Too many pens. I sorted them at least, in this roll I made. I actually made four, and filled up two of them. Heavy canvas with a coarse cotton liner, brass grommets . The white fountain pen in the middle traced the pattern onto the fabric. Initially I bought the fountain pens just for pretentious letters, but they are such an improvement from sharpies, ballpoints, and tailor's chalk. Not just for writing. For me, mostly not for writing. Pattern tracing, marking permanently on fabric and paper, and fast/clean ruling. Two line widths in one, by using backside of nib. I probably wouldn't have the rapidograph set if FP's could trace around templates and curves more easily.
By the way, I use fountain pen ink in the rapidographs so they definitely won't clog. FP ink has some disadvantages, see the inconsistency in line darkness on the blog header due to graph lines on paper. If I cared, I would use india ink in the ruling pens. Proposition: show me that you can clog a ruling pen, and I'll show you a place very far from anything I own.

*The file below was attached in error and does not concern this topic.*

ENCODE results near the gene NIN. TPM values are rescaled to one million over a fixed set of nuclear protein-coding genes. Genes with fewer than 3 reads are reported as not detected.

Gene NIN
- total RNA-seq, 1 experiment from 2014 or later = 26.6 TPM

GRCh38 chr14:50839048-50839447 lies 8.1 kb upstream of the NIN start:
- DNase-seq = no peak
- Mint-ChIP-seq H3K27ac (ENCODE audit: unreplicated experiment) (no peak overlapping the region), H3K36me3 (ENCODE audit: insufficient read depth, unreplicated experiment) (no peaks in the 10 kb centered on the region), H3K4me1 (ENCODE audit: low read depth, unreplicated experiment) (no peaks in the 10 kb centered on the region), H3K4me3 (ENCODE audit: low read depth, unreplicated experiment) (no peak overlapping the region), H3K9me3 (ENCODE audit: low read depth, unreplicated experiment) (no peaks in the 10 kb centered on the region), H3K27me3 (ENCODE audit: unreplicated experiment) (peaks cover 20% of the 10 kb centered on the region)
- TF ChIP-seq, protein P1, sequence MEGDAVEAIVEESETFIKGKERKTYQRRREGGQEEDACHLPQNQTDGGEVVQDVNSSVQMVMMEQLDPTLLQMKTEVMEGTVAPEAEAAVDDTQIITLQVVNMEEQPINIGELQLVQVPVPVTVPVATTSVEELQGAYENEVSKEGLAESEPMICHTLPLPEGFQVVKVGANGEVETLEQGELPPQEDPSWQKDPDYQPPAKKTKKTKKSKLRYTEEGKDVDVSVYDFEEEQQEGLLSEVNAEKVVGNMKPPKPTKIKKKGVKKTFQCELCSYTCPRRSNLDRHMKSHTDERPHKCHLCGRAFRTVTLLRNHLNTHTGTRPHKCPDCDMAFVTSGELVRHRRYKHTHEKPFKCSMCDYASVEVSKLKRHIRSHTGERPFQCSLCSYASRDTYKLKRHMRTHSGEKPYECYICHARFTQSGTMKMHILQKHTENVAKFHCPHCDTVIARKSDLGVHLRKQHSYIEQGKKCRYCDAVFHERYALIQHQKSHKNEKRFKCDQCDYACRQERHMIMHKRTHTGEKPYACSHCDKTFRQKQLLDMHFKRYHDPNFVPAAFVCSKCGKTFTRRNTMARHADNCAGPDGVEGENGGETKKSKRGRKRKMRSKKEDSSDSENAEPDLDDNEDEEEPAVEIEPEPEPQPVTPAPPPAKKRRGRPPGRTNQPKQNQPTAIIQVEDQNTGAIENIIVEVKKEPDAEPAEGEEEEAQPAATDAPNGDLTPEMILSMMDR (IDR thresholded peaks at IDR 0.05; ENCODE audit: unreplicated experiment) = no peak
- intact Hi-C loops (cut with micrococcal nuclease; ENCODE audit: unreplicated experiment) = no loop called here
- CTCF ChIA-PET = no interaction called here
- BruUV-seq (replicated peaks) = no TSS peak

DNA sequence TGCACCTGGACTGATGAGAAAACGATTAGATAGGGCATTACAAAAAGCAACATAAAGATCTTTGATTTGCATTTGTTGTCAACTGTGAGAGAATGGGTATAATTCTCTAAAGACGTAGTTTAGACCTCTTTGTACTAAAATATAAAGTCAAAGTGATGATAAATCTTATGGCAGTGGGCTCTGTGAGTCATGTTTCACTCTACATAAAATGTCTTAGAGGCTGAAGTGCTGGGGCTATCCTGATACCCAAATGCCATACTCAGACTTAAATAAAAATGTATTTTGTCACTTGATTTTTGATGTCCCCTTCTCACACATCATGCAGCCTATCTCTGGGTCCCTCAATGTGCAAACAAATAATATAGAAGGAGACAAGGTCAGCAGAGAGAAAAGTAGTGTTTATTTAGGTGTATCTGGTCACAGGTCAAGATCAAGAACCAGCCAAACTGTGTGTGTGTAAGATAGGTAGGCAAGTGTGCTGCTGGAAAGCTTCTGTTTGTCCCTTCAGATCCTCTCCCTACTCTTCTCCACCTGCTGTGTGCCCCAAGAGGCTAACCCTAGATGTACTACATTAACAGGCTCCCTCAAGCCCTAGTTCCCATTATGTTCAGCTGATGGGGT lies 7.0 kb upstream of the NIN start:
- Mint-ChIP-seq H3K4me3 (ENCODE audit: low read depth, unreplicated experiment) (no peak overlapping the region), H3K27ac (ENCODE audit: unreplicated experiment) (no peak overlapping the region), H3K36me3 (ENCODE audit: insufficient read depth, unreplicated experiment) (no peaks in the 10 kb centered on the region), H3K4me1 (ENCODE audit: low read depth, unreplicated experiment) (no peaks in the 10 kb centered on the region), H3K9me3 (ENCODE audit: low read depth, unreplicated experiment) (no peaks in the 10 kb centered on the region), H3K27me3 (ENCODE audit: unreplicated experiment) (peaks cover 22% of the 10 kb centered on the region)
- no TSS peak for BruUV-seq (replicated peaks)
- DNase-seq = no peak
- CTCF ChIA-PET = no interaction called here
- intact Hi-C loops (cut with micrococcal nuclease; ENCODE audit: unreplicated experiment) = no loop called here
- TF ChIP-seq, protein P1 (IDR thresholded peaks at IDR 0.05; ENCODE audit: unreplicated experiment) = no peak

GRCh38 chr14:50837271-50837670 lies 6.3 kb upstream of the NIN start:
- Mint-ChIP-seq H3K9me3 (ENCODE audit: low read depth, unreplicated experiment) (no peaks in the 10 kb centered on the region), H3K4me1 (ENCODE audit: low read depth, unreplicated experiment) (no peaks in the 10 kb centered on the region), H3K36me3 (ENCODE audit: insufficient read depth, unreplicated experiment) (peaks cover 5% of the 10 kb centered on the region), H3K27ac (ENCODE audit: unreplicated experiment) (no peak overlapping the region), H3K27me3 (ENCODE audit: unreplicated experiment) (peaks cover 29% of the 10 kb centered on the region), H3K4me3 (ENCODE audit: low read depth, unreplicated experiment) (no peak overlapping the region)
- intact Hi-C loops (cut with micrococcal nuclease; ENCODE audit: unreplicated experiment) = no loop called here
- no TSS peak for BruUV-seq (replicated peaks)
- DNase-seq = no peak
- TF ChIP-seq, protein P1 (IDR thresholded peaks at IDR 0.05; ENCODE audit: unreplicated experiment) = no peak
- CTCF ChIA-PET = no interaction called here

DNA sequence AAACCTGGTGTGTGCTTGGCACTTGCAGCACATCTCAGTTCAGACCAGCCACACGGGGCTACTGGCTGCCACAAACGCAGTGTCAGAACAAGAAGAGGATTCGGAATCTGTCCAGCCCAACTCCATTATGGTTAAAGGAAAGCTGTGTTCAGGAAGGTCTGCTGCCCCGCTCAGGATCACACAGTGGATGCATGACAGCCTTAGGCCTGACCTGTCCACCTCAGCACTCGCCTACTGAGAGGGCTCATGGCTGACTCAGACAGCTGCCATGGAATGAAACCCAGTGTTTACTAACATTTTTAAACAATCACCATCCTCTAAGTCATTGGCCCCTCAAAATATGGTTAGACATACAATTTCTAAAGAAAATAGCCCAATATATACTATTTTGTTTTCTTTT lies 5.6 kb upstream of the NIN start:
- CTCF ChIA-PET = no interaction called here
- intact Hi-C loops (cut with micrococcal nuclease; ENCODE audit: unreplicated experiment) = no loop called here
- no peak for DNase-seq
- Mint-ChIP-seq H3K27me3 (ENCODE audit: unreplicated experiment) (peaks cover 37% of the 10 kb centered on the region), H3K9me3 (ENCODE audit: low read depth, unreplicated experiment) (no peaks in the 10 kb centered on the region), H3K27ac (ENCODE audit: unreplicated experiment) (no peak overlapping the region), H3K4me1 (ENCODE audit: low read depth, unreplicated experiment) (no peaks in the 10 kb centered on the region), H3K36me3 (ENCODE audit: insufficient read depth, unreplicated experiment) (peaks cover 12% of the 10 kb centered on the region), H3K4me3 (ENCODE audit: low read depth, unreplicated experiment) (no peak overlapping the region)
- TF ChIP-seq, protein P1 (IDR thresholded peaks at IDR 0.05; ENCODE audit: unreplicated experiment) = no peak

You can probably see the chalk lines that I didn't wash off. Ideally these will be covered with ink stains in ten years, so the chalk will be less of an issue then.
Below is a trash-pulled O-ring pick that I ground a smooth slightly dulled point on. It was for scribing paper and spearing my hand, but thanks to the heat-shrink cap it now is used primarily for scribing paper. This idea works very well, but I put a little silicone grease on the point so I can pull the heat shrink off after it has shrunk and cooled. Otherwise, it will probably stay stuck like it is intended to do.
And the complimentary pencil roll. Same fabrics, different color.